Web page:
NASA said Asteroid 2011 MD, a hunk of rock estimated to be anywhere from 16 to 35 feet wide, is going to fly by Earth today at a distance of 7,500 miles above the surface of the planet.

The asteroid will be about 30 times closer to Earth than the existing distance between the planet and the moon, which is around 240,000 miles.

With an orbit similar to Earth's, the asteroid will make the closest approach at 9:30 am EDT on June 27, passing over 7,500 miles (12,000 kilometers) above the Earth's surface. At that particular moment, the asteroid will be sailing high off the coast of Antarctica, almost 2,000 miles (3,218 kilometers) south-southwest of South Africa, NASA said in a statement.

If a rocky asteroid the size of 2011 MD were to enter Earth's atmosphere, it would be expected to burn up high in the atmosphere and cause no damage to Earth's surface, according to NASA's Asteroid Watch.

Asteroid 2011 MD will be the fifth-closest asteroid to graze past Earth, according to the ranking charts of International Astronomical Union's Minor Planet Center in Massachusetts.

In the past, three asteroids have zoomed past Earth at a closer distance, including a tiny asteroid (2011 CQ1) which flew by on February 4 this year after coming as close as 3,400 miles away from Earth's surface.

The fourth, an asteroid named 2008 TC3 had entered Earth's atmosphere on October 7, 2008, but disintegrated into tiny pieces at a height of around 23 miles off the ground.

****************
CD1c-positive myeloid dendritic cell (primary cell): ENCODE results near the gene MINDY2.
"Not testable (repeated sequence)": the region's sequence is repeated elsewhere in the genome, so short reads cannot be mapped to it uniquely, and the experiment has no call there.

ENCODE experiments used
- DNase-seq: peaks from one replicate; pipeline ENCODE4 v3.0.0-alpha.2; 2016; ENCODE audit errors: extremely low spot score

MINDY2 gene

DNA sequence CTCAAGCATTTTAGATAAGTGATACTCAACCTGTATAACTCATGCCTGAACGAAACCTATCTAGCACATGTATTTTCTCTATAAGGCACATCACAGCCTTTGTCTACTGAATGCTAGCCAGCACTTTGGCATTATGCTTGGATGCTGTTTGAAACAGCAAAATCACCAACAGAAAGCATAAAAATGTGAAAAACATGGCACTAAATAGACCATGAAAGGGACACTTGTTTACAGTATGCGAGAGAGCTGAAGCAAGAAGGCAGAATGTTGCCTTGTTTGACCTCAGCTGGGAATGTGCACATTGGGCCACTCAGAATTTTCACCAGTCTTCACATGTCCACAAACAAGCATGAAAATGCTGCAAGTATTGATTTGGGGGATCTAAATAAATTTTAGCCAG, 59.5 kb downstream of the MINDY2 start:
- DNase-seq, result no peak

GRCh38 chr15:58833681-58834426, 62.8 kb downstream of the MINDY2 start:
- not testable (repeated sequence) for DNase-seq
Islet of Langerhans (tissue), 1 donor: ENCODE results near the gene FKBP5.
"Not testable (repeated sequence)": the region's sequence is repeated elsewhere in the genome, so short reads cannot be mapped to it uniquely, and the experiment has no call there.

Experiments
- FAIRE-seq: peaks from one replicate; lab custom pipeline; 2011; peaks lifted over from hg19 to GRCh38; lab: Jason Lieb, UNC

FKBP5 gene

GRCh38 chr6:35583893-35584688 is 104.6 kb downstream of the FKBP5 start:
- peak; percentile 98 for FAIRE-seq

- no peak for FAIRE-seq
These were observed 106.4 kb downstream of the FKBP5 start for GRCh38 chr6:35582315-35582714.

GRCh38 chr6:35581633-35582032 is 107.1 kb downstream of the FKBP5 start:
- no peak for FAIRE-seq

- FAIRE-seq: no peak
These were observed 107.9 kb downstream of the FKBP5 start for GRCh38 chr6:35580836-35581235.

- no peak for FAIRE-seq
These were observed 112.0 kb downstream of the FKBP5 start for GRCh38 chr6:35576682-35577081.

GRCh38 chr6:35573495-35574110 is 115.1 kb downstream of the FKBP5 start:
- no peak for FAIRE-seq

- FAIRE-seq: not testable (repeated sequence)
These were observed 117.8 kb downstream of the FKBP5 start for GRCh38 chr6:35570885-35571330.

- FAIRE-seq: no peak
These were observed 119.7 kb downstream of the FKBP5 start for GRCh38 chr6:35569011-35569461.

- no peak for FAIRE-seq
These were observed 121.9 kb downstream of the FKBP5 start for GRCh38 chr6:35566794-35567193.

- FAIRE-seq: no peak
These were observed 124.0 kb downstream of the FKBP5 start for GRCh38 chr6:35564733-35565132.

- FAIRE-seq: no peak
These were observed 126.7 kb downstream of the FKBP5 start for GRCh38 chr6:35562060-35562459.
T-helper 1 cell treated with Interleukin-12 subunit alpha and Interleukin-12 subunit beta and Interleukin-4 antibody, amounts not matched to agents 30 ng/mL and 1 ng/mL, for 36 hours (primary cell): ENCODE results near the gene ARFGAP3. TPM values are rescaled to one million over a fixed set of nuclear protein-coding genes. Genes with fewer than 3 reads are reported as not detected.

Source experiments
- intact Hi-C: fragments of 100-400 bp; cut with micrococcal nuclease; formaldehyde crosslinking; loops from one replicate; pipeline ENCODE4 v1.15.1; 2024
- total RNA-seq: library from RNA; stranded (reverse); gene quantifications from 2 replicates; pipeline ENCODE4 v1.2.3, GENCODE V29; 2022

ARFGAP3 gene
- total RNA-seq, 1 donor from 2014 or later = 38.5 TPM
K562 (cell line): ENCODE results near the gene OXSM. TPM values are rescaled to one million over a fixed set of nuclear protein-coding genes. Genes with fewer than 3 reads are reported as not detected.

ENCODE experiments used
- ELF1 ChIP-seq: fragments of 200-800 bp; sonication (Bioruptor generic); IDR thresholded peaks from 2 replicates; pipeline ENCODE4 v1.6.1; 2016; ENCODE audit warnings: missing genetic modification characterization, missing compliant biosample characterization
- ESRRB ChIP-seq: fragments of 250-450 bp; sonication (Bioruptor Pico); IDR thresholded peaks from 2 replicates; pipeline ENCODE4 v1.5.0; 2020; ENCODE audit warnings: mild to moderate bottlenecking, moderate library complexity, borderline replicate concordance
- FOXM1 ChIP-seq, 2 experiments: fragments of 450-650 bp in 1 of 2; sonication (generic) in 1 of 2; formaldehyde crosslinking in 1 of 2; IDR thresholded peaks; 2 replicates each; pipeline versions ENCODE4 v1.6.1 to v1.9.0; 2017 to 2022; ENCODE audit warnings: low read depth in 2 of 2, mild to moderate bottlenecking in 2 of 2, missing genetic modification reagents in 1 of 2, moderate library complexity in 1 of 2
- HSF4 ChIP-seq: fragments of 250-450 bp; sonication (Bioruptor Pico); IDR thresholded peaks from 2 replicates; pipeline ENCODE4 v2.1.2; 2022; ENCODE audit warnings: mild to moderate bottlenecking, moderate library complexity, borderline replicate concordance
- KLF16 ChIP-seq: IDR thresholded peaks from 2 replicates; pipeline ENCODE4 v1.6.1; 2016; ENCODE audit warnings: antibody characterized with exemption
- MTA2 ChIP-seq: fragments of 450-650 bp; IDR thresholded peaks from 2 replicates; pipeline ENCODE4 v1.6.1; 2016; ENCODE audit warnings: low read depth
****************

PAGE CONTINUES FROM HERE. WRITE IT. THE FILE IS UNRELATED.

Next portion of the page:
There won't be much of a spectacle, said Fred Watson from the Australian Astronomical Observatory. But amateur astronomers are still hoping to catch a glimpse of the stunning blue light in the sky.

Asteroid 2011 MD will be visible in moderately-large amateur telescopes for several hours prior to its closest approach, according to Despite its close approach, viewing this asteroid is unlikely to be an easy task. The asteroid is not expected to get very bright; about 250 times dimmer than the faintest stars visible to the eye without optical aid.

Closest approach happens around 8:30 a.m. CDT Monday over the far South Atlantic Ocean off the coast of Antarctica. Observers in Australia and New Zealand will be able to catch it in their telescopes at around magnitude 12 about a half hour before closest shave. In the Midwest, the asteroid will be visible as a faint 14.5 magnitude speck moving at a respectable pace across the stars of Serpens low in the western sky in the early morning hours Monday, Bob King said on Astro Bob site.

The Earth is surrounded by 8,099-odd known asteroids or Near-Earth Objects (NEO) of different sizes, whose orbits are dangerously close to Earth's surface, NASA scientists say. Of them, only around 1,000 measure less than 100 feet across, about 827 are asteroids with a diameter of half a mile or longer and about 1236 of them have been classified as Potentially Hazardous Asteroids.

In 2016, NASA will launch the OSIRIS-Rex asteroid probe that will visit a potentially dangerous NEO called 1999 RQ36 in 2020. The scientists say 1999 RQ36, which is 1,900 feet wide, has a 1-in-1,800 chance of hitting Earth in the year 2170, and a 1-in-1,000 chance of crashing in 2182.

The closeness of 2011 MD is a reminder to people that events on Earth have the potential to be shaped by asteroids - 'like the annihilation of the dinosaurs'. It reminds us of our reality in an environment littered with debris of this kind, which is actually the leftovers of the solar system's formation about 4.6 billion years ago, Fred Watson from the Australian Astronomical Observatory said as quoted by ABC News.